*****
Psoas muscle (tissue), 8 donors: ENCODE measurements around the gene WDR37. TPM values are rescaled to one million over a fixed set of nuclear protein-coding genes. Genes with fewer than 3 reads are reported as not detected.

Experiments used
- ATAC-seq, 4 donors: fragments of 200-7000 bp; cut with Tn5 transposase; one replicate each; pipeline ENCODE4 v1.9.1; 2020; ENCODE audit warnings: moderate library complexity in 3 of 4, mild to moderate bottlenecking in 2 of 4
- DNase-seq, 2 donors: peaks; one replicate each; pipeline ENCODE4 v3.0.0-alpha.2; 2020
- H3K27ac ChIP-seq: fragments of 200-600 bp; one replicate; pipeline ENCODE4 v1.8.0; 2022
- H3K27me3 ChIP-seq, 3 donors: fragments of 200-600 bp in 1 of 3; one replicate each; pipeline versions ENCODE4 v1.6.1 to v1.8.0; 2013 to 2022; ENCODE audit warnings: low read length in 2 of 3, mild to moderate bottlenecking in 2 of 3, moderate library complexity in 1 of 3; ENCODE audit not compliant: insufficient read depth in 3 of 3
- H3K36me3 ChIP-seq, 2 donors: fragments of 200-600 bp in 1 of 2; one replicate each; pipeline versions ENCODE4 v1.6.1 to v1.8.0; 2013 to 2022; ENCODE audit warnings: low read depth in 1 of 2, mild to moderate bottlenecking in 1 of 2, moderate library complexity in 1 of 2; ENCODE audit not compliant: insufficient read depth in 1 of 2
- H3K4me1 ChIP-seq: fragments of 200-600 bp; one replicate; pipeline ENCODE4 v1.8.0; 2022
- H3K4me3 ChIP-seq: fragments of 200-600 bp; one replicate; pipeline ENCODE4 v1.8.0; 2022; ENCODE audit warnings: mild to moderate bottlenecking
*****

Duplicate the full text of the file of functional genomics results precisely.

Psoas muscle (tissue), 8 donors: ENCODE measurements around the gene WDR37. TPM values are rescaled to one million over a fixed set of nuclear protein-coding genes. Genes with fewer than 3 reads are reported as not detected.

Experiments used
- ATAC-seq, 4 donors: fragments of 200-7000 bp; cut with Tn5 transposase; one replicate each; pipeline ENCODE4 v1.9.1; 2020; ENCODE audit warnings: moderate library complexity in 3 of 4, mild to moderate bottlenecking in 2 of 4
- DNase-seq, 2 donors: peaks; one replicate each; pipeline ENCODE4 v3.0.0-alpha.2; 2020
- H3K27ac ChIP-seq: fragments of 200-600 bp; one replicate; pipeline ENCODE4 v1.8.0; 2022
- H3K27me3 ChIP-seq, 3 donors: fragments of 200-600 bp in 1 of 3; one replicate each; pipeline versions ENCODE4 v1.6.1 to v1.8.0; 2013 to 2022; ENCODE audit warnings: low read length in 2 of 3, mild to moderate bottlenecking in 2 of 3, moderate library complexity in 1 of 3; ENCODE audit not compliant: insufficient read depth in 3 of 3
- H3K36me3 ChIP-seq, 2 donors: fragments of 200-600 bp in 1 of 2; one replicate each; pipeline versions ENCODE4 v1.6.1 to v1.8.0; 2013 to 2022; ENCODE audit warnings: low read depth in 1 of 2, mild to moderate bottlenecking in 1 of 2, moderate library complexity in 1 of 2; ENCODE audit not compliant: insufficient read depth in 1 of 2
- H3K4me1 ChIP-seq: fragments of 200-600 bp; one replicate; pipeline ENCODE4 v1.8.0; 2022
- H3K4me3 ChIP-seq: fragments of 200-600 bp; one replicate; pipeline ENCODE4 v1.8.0; 2022; ENCODE audit warnings: mild to moderate bottlenecking